Novasignal Corp. has a launched a cloud-based app to provide alerts to clinicians directly from its cerebral ultrasound device.

The new app allows physicians to get instant notifications from the company’s Novaguide device, a transcranial doppler ultrasound technology that allows for real-time assessment of blood flow in the brain by combining robotics and artificial intelligence (AI). The goal is to get information to physicians faster when patients are experiencing blood flow changes that could indicate an emergency, such as a stroke.

“Time to treatment with stroke is critical,” Novasignal chairman and CEO Diane Bryant told BioWorld.

The other half of the new technology launch from Novasignal is an AI component that allows the device to collect data from every scan. This data is then used to provide clinicians with predictive insights about how a patient is likely to progress over time.

The launch of the app technology is part of a larger push to increase uptake of the device beyond the 65 research institutions that are currently customers. Bryant said the company’s next target is the large hospital and clinic market, followed by the thousands of U.S. stroke centers. Their eventual goal is to integrate the technology into individual physician offices, with cerebral blood flow considered a “fifth vital sign” in assessing brain health.

Outside of the U.S., they are also marketing the Novaguide device in Europe, where it has received regulatory clearance.

Expanding FDA indications

The Los Angeles-based company has set an aggressive research and regulatory agenda for 2021, with the goal of expanding its current regulatory clearance for the Novaguide device to two new indications.

The Novaguide has already received two 510(k) clearances from the U.S. FDA covering broad applications for the collection of cerebral blood flow, including determining the attributes of the blood flow, such as velocity and the presence of blood clots.

Following the results of a clinical trial at the end of the year, the company plans to seek specific indications for identification of patent foramen ovale (PFO) and vasospasm.

PFO represents an especially large market since about 25% of people have the defect, which is more commonly known as a hole in the heart that did not close after birth. While most of the time, the condition does not create a medical problem, it can cause stroke in others. Cardiologists are excited about this technology, Bryant said, because the treatment for PFO is simple. “The closure of the hole in the heart is a very simple treatment,” she said. “Their problem is, they don’t know who has a hole in the heart.”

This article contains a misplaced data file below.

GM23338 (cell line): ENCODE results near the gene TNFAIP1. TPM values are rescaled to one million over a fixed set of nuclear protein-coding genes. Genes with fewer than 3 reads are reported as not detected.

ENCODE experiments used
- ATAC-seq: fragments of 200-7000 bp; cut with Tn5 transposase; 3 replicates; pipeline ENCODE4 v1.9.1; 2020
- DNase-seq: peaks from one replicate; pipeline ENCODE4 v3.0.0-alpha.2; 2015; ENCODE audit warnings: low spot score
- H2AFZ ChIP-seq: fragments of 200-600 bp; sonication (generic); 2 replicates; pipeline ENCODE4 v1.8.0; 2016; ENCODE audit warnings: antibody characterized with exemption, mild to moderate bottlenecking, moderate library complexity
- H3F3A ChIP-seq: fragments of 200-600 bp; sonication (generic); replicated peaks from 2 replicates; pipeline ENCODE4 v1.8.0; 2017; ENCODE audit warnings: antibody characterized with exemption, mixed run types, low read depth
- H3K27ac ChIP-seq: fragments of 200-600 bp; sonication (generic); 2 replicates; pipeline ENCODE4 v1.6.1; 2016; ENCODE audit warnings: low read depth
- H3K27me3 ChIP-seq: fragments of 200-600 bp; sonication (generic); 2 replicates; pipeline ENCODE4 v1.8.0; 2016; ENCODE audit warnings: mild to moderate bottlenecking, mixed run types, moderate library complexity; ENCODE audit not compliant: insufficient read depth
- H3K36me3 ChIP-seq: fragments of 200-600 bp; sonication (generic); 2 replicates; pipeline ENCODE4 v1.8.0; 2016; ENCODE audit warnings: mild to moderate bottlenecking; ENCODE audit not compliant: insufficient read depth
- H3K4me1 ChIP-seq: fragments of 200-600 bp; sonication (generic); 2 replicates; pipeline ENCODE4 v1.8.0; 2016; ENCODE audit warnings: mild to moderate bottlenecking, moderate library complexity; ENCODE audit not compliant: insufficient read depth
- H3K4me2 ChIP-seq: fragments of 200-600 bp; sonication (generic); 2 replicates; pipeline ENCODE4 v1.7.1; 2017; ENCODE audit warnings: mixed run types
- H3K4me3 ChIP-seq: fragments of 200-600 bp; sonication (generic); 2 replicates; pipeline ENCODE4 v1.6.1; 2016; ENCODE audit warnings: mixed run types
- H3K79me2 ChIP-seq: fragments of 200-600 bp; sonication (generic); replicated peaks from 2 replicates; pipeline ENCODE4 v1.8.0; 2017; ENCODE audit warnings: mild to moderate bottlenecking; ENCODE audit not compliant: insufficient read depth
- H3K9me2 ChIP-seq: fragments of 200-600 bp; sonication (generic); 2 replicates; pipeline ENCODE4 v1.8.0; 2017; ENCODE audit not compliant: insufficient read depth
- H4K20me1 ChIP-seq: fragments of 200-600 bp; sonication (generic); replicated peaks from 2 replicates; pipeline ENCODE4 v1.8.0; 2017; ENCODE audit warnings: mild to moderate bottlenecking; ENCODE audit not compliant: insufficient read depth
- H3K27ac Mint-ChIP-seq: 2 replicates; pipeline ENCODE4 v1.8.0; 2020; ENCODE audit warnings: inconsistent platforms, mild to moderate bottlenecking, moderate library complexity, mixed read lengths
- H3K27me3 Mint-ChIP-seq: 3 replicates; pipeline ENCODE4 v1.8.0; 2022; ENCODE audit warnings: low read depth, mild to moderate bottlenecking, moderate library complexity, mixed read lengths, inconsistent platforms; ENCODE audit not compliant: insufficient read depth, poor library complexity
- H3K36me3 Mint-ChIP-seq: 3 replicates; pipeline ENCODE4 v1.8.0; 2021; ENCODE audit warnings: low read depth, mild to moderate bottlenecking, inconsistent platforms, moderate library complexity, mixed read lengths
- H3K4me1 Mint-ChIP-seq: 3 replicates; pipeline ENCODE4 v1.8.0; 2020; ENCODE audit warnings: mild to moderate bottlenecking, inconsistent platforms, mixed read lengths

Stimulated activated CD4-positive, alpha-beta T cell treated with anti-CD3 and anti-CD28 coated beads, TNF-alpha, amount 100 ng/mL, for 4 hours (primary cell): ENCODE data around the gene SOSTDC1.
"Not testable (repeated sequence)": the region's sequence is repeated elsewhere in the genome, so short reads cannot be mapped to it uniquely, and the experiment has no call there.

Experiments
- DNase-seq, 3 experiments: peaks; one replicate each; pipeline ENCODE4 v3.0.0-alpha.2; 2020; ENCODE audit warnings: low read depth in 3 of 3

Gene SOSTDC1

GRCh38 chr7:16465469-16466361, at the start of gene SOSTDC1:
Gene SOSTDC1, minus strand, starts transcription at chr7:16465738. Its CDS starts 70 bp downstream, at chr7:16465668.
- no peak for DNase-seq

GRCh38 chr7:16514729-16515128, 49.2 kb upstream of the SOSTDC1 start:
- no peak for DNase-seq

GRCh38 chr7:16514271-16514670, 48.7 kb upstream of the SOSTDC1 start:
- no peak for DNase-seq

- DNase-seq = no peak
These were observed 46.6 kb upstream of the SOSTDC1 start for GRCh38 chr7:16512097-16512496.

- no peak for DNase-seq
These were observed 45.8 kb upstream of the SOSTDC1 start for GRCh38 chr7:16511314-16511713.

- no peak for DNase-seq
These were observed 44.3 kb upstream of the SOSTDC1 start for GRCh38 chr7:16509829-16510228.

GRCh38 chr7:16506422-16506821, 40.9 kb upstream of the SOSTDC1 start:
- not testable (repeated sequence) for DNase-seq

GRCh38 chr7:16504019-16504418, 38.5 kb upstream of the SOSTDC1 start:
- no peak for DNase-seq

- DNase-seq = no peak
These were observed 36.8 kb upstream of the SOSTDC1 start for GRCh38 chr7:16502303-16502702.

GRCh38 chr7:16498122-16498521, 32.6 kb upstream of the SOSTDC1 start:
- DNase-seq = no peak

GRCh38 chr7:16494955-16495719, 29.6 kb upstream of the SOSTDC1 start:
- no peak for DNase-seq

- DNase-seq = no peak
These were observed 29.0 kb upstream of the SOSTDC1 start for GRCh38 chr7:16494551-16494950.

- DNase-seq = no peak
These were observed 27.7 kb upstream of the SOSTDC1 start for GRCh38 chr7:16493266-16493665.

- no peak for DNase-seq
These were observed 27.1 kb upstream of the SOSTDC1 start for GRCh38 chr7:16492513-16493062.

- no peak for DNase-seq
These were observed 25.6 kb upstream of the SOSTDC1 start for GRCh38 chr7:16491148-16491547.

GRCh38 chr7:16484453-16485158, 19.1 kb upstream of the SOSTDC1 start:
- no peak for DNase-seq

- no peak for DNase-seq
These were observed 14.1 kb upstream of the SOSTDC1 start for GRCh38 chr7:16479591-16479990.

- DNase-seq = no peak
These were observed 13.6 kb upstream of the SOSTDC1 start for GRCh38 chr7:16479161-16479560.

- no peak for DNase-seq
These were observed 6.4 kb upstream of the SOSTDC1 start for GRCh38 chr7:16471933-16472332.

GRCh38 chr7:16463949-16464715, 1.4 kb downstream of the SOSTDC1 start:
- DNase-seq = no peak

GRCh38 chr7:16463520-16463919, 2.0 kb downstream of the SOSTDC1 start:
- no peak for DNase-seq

Bryant, who joined the company in early 2020 and brings experience at Google Cloud and Intel, said the company is looking at a variety of potential future applications for the Novaguide device, including Alzheimer’s disease and traumatic brain injury. The company received a $30 million research grant from the U.S. Department of Defense to study the use of the device in identification of traumatic brain injury on the battlefield.

COVID-19 applications

An additional application in pulmonology emerged in April 2020 during the first wave of the COVID-19 pandemic. Clinicians at Mount Sinai Health System in New York began to see patients who were experiencing strokes while on ventilation and invited the Novasignal team to use their device to monitor COVID patients. This led to a study of 18 mechanically-ventilated patients with COVID-19 using the Novaguide device. They found that 83% of patients had detectable microbubbles, which indicated vascular shunting.

The findings, which were published in the American Journal of Respiratory and Critical Care Medicine in October 2020, revealed key insights into the pathophysiology of the disease indicating that pulmonary vascular dilatation may be a cause of hypoxemia in patients with COVID-19 pneumonia.

“That was an enormous epiphany for the medical community,” Bryant said. “That study continues. We’re now supporting Harvard’s Brigham and Women’s hospital and they are continuing the study with more and more patients.”

Bryant said the Novaguide device also has potential applications in assessing the health of so-called COVID-19 long haulers, a group of roughly 22 million COVID-19 patients who continue to experience symptoms months after their acute illness. The device is being assessed to see if it can identify issues in clotting and de-oxygenation for these patients. “We continue to support that analysis,” she said.